Australia’s economy grew at its fastest pace in almost two years in the fourth quarter of 2015, sweeping aside nagging fears about a coming recession and heightening speculation that a federal election could come early.
Gross domestic product climbed 0.6% in the fourth quarter from the third quarter and 3.0% from a year earlier, the government statistician said Wednesday. Economists surveyed by The Wall Street Journal had expected 0.4% growth from the previous quarter and a 2.5% year-over-year rise.
The cause of the rebound, the WSJ reports elsewhere, has been Australia’s ability to shift from mining to services:
Australia reported surprisingly strong fourth-quarter gross domestic product Wednesday, rising 3% from a year earlier. That’s despite a colossal collapse in the prices of the country’s key exports.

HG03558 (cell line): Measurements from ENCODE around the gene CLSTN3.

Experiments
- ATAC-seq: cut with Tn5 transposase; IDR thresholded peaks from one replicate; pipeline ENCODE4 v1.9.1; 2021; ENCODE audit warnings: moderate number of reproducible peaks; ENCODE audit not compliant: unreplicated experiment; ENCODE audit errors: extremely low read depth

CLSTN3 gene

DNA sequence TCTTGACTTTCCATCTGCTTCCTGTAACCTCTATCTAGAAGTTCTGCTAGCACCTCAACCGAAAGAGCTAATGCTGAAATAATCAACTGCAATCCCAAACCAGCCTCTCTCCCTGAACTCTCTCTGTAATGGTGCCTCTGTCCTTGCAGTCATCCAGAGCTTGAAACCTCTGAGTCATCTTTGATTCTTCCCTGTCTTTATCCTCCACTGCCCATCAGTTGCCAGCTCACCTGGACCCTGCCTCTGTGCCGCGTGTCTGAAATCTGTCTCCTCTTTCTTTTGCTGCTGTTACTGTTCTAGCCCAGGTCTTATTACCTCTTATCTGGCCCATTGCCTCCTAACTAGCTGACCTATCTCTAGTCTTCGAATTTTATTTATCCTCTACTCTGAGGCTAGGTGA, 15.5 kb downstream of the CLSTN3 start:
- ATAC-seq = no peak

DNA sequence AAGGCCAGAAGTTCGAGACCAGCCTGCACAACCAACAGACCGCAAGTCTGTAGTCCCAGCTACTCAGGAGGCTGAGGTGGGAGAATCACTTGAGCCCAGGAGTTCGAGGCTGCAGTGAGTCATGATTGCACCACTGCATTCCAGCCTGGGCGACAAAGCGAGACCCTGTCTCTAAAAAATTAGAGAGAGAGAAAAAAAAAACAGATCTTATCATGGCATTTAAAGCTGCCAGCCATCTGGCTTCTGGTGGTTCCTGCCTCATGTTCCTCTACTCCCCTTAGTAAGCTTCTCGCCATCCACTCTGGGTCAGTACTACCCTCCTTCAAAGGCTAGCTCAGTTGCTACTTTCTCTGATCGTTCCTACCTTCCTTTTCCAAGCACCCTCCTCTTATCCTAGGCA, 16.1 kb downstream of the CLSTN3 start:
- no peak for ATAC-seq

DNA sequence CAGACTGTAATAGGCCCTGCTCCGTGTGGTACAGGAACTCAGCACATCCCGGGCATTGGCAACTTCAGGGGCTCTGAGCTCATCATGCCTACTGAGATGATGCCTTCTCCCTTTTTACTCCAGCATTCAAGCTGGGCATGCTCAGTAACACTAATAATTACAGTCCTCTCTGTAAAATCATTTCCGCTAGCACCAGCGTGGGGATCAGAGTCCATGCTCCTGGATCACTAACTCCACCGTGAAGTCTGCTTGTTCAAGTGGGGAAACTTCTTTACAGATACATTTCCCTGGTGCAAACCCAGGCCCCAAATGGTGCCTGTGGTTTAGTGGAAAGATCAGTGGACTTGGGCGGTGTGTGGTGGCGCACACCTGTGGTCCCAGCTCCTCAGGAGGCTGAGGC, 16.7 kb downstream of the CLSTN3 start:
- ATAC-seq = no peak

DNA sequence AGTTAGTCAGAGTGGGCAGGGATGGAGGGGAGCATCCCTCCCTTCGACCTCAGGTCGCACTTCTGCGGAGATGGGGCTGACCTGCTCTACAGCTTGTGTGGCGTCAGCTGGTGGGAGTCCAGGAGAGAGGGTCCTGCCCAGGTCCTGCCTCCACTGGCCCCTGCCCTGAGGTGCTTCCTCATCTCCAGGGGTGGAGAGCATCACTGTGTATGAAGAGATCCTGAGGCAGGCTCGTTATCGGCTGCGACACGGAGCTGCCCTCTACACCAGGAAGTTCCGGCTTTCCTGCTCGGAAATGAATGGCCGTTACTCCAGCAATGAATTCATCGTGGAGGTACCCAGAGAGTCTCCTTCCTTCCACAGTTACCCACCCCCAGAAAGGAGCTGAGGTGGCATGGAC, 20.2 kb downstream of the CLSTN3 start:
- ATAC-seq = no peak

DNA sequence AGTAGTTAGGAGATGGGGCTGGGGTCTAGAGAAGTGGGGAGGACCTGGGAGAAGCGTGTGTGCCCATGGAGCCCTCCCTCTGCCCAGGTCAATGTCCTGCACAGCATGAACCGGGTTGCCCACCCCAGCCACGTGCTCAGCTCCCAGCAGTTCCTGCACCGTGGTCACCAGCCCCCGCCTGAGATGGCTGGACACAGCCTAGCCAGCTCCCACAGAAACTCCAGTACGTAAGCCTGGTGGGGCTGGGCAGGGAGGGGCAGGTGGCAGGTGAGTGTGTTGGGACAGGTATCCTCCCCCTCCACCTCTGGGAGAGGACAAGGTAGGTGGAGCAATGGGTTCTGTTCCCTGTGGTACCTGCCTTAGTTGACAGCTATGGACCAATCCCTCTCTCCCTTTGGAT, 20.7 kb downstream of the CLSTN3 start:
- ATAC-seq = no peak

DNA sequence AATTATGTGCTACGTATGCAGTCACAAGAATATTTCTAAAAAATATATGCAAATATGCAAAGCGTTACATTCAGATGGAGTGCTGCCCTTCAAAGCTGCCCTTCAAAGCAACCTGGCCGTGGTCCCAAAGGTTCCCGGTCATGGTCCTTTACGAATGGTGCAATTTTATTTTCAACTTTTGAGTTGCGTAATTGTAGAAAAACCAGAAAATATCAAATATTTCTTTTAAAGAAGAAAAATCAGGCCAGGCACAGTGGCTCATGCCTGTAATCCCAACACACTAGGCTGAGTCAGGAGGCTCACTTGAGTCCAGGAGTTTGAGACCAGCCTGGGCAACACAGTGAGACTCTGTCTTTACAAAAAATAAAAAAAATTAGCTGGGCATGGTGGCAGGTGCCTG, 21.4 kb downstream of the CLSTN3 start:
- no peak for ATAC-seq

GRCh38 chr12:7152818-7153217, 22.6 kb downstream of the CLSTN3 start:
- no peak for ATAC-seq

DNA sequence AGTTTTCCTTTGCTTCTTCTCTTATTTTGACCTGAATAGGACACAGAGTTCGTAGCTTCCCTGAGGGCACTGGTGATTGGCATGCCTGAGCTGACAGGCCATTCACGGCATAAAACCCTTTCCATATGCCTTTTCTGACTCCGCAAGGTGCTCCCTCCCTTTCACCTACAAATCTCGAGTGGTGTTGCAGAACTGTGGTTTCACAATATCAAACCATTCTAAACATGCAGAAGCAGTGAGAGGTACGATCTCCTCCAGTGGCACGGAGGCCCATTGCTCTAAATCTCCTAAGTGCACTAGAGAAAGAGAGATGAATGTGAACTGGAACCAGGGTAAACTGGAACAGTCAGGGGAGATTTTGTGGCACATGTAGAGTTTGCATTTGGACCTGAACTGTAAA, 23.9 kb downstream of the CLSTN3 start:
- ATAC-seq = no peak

Or what used to be its key exports. The last two months of 2015 were the first time in nearly six years that Australia’s services exports—which include inbound tourism and education—outstripped exports of metal ores and minerals in value terms.
And it isn’t just because the price of iron ore has fallen. Services exports have grown strongly, the main ingredient being a weak Australian dollar.
Chinese tourists and Chinese students have been flocking to Australia in record numbers, and it’s compensating for declining raw materials exports. As the WSJ says, “That is the nimble Australian economy in a nutshell.”
If this continues, other commodities-rich countries will surely try to figure out Australia’s special recipe. Yet, as WRM wrote in his book God and Gold, that may be a challenging task: anglo-sphere countries have an ability to adapt and adopt that the rest of the world still hasn’t entirely been able to mimic.